Bento filler: Green beans and aburaage (fried tofu skins)

oburaage_ingen1.jpg

I swear this site has not gone all vegetarian - I’ll have some recipes for you omnivores soon! Still, now that the weather is so sunny and beautiful here, and with the abundance of great produce, it just seems easier to think up vegetable recipes. This one can be used as a filler or a vegan main in a bento, and is dead easy to make - and it just uses four ingredients! The main ones are fresh green beans and aburaage, deep fried tofu skins. No oil is added, since we utilize the residual oil on the aburaage instead. This dish keeps quite well in the refrigerator, so you can make a batch and use it throughout the week.

Recipe: Stir-fried green beans and aburaage (fried tofu skins)

This makes about 6 servings when used as a vegan main, with 50 calories per serving; all the calories basically come from the aburaage.

  • 1 packet of aburaage (they usually contain 3 per pack, and can be found in the frozen or refrigerated section of a Japanese grocery store)
  • About 225 g / 8 oz or so of fresh green beans; I used the thin kind called haricot verts in the UK/US (which just means ‘green beans’ in French), but any kind of fresh green beans will do. (You could use frozen green beans, though they won’t be as good of course.)
  • 2 Tbs. soy sauce
  • A pinch of dried chili pepper flakes. Alternatively you can use ichimi tohgarashi or shichimi/nanami tohgarashi instead if you have one of them around for your udon and soba - see Essential Japanese ingredients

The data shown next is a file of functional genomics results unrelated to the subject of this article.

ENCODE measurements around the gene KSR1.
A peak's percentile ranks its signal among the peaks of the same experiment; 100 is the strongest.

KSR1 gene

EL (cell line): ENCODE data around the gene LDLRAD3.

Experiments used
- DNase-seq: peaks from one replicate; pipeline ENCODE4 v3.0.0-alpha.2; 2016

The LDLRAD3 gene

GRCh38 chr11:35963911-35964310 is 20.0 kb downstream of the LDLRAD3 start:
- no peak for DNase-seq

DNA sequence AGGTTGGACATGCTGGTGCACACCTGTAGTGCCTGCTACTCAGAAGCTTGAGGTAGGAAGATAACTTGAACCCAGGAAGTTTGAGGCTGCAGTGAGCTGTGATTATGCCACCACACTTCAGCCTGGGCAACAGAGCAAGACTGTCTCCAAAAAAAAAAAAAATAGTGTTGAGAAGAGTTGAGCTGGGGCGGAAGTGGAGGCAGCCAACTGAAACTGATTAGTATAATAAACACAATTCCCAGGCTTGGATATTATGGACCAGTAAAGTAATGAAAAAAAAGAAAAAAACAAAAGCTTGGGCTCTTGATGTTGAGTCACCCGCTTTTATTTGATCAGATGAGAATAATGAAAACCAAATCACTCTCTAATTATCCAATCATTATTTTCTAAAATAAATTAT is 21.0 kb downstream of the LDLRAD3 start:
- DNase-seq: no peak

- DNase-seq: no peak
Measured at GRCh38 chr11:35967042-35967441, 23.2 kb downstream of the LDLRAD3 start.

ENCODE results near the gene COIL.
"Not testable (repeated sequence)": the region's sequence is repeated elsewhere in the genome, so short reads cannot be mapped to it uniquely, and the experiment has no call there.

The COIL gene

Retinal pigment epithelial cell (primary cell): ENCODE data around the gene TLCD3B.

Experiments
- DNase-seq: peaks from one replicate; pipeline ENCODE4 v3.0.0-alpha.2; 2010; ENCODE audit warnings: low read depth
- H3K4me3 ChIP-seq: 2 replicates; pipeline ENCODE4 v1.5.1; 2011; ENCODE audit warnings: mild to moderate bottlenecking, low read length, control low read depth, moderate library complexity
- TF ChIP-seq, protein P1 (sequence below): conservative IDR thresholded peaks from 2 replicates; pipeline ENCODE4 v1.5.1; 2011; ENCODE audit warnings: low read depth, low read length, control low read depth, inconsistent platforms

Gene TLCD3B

Cut the aburaage into thin strips. Do not blanch the aburaage; this goes against the usual advice given for dealing with aburaage, and against the advice I’ve given you before - see inarizushi redux. But hey, rules are made to be broken sometimes! As you cut the aburaage, you will notice that your hands get a bit oily. We’ll be using this oil as the cooking oil for the whole dish.

Wash and cut off the tops and tails of the green beans. If needed, slice them in half.

Heat up a non-stick frying pan or wok. Add the aburaage strips, and stir fry until the strips get a bit crispy. The pan should be a bit oily at this point, from the oil in the skins.

Add the green beans, and lower the heat to about medium. Stir fry a little, then put on a lid and steam-cook for about 3-4 minutes until the green beans are crisp-tender.

Remove the lid and turn the heat up again. Add the soy sauce to the hot surface of the pan, not directly onto the green beans, so that you see and smell the soy sauce sizzle. Rapidly stir fry so the soy sauce coats everything.

Add the red chili pepper flakes or ichimi tohgarashi powder. Taste, and add a bit more if you like it spicier, or a bit more soy sauce.

Let cool before packing into a bento box.

This will keep for up to a week, well covered, in the refrigerator.

Variations

Add a few drops of dark sesame oil when you are sautéing the aburaage, for that toasty flavor it gives.

You could, in a pinch, use pre-cooked canned inarizushi skins…but since they are already stewed, they may sort of disintegrate if you put them in first. If you use the canned skins, sauté your green beans first in a little oil, then add the strips of inarizushi skin later. You may want to use the can liquid instead of soy sauce. But do try to get unstewed aburaage for this, since it will be way better.

The biggest aburaage I’ve ever seen

I made this particular batch with some fresh aburaage that my intrepid mother brought with her all the way from Japan. She’s holding up a couple of them up here - just look at the size of them! They are at least as big as four regular aburaage skins.

aburaage_long1.jpg

We used the middle bits for the green bean stir fry, and the end pieces to make some inarizushi. The skins were a tad oily and quite puffy, since they are virtually handmade by a small tofu shop in Kyoto. The inarizushi were quite spectacular - very puffy and beany, in a good way.